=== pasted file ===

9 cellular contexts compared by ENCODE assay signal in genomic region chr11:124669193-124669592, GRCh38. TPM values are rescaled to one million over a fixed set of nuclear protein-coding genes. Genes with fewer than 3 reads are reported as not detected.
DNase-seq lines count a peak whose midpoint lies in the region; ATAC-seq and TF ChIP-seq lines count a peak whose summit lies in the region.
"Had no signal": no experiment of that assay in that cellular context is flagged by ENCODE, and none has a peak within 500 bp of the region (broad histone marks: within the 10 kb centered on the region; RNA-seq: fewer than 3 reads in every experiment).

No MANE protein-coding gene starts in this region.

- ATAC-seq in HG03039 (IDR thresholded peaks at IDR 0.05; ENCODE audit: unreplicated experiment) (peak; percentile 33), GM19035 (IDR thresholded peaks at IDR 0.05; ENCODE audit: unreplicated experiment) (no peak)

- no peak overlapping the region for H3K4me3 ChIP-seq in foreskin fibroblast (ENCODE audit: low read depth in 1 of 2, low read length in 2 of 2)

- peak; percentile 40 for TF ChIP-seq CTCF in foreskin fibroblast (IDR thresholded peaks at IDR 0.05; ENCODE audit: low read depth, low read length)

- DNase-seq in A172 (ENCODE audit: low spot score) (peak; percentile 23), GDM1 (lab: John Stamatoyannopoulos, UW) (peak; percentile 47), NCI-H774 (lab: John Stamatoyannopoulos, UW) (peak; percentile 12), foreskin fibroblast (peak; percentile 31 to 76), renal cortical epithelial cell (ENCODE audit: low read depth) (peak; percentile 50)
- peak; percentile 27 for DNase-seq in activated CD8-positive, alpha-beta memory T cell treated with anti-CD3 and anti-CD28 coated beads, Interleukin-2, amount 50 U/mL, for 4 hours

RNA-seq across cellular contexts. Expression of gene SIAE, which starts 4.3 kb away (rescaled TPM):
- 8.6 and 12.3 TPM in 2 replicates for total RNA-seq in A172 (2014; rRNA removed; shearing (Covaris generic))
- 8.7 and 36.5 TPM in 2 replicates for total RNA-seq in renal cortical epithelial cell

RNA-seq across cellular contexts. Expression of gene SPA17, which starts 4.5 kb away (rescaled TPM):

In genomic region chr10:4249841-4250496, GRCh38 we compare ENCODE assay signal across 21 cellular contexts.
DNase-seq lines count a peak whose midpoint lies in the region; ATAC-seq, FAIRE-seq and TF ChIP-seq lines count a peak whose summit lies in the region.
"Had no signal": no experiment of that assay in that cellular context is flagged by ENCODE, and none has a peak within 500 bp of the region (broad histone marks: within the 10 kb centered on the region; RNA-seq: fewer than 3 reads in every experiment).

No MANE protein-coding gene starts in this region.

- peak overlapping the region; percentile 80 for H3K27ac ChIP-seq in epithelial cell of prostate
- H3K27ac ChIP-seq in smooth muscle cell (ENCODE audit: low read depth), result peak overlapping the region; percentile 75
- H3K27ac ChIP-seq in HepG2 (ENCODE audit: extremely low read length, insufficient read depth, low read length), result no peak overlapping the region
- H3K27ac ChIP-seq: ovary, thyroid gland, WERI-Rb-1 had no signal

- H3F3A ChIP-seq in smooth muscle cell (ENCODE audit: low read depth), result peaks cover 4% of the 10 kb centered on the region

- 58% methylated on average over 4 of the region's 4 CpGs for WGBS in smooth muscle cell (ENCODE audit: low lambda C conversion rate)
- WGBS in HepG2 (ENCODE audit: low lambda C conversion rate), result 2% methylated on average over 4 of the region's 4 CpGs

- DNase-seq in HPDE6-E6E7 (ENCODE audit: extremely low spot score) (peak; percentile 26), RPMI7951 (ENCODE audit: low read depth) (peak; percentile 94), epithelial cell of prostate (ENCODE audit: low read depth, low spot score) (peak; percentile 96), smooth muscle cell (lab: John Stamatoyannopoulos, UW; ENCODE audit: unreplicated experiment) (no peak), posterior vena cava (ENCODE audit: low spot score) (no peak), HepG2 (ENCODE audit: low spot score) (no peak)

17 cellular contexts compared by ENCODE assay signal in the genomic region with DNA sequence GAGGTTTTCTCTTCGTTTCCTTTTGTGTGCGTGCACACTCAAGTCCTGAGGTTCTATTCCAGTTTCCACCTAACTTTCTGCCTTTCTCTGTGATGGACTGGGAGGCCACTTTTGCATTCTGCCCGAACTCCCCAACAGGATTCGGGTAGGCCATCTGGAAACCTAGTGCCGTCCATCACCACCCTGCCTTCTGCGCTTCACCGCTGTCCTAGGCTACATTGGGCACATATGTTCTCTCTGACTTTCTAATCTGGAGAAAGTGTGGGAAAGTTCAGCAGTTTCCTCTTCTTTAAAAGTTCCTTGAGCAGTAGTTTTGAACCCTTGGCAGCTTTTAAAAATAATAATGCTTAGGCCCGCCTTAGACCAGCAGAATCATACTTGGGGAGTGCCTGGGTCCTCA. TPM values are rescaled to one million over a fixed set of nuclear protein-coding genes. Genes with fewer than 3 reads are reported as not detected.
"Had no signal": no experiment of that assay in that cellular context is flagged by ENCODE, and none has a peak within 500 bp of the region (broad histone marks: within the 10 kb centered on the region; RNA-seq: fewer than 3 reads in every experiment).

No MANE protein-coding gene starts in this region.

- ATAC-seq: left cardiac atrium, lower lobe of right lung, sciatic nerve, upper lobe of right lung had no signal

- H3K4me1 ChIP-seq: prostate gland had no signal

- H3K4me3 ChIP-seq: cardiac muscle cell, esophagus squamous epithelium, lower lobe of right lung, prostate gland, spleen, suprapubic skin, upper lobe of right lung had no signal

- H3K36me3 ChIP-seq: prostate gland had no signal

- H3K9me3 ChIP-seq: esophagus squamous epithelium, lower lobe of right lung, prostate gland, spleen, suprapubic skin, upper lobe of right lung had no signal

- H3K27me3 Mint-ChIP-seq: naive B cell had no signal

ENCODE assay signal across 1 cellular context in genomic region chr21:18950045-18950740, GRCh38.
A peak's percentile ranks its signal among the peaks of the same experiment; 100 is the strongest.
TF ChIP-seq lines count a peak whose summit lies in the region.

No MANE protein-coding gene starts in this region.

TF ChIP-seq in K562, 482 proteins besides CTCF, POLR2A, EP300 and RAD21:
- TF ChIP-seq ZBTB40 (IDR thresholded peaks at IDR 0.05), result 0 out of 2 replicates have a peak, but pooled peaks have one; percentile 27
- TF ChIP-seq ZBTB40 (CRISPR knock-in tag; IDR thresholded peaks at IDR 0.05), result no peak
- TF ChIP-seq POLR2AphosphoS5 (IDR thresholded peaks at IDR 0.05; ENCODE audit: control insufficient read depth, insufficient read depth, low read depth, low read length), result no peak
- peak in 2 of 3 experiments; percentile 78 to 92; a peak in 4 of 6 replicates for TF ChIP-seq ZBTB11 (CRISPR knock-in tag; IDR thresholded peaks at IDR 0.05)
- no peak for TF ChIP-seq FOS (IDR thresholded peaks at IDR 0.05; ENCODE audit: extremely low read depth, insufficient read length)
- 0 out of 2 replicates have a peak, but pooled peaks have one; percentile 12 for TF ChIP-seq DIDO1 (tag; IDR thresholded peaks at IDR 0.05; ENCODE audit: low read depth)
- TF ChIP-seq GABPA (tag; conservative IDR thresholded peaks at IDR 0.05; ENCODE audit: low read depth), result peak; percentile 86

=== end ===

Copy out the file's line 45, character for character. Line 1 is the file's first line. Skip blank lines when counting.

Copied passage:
- 0 out of 2 replicates have a peak, but pooled peaks have one; percentile 12 for TF ChIP-seq DIDO1 (tag; IDR thresholded peaks at IDR 0.05; ENCODE audit: low read depth)